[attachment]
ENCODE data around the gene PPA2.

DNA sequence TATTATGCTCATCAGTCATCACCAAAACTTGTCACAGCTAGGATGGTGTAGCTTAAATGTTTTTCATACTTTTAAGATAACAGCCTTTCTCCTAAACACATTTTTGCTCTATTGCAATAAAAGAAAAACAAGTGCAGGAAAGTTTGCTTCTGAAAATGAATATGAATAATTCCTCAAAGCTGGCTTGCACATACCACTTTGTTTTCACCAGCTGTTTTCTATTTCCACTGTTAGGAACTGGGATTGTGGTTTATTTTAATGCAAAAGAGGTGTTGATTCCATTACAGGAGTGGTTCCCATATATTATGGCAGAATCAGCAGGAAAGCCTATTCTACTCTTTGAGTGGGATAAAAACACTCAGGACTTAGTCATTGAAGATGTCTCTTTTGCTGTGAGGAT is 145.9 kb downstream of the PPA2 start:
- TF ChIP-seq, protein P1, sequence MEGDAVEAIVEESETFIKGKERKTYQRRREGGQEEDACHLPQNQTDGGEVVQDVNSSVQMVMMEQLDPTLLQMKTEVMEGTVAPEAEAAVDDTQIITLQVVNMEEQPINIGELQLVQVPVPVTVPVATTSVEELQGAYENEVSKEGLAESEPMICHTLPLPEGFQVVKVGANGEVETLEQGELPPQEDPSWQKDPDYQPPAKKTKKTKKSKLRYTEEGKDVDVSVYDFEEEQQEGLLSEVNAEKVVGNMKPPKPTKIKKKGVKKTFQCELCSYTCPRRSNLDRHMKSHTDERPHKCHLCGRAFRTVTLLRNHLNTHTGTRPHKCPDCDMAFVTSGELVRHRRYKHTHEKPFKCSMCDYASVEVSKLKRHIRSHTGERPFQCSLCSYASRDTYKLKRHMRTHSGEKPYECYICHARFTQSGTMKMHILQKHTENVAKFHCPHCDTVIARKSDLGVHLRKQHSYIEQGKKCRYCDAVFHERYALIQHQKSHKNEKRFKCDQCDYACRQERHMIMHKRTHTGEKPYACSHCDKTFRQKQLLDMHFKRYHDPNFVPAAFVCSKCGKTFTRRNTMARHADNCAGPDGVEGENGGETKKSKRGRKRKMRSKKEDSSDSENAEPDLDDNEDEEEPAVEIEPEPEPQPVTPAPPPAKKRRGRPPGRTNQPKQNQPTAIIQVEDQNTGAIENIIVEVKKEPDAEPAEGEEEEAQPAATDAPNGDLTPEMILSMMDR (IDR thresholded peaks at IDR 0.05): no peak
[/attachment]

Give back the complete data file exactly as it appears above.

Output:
ENCODE data around the gene PPA2.

DNA sequence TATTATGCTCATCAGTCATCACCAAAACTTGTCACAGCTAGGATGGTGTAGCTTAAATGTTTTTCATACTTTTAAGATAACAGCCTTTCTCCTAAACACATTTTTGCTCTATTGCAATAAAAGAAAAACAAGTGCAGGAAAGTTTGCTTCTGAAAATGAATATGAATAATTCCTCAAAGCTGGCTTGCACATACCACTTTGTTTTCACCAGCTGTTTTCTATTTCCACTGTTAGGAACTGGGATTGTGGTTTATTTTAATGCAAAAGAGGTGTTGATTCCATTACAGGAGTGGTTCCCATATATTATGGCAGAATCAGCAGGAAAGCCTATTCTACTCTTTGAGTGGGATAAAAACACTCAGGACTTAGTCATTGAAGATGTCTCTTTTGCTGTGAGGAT is 145.9 kb downstream of the PPA2 start:
- TF ChIP-seq, protein P1, sequence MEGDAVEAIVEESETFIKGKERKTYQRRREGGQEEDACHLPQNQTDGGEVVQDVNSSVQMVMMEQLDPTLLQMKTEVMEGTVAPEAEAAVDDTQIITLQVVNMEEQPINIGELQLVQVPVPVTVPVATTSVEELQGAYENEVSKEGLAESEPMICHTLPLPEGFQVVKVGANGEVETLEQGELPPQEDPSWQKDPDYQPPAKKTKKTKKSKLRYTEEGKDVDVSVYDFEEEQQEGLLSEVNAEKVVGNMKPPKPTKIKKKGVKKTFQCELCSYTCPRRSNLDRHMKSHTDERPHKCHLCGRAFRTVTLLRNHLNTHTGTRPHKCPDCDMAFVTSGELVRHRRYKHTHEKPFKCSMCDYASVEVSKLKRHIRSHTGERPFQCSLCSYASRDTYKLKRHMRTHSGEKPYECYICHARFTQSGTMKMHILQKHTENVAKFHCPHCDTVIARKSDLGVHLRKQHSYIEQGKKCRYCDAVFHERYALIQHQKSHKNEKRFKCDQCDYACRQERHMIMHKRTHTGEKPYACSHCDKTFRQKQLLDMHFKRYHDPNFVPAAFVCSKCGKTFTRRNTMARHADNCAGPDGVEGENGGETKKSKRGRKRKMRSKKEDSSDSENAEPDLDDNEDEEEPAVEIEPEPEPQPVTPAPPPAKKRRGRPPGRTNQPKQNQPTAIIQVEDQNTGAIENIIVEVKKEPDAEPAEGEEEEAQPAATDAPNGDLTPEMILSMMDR (IDR thresholded peaks at IDR 0.05): no peak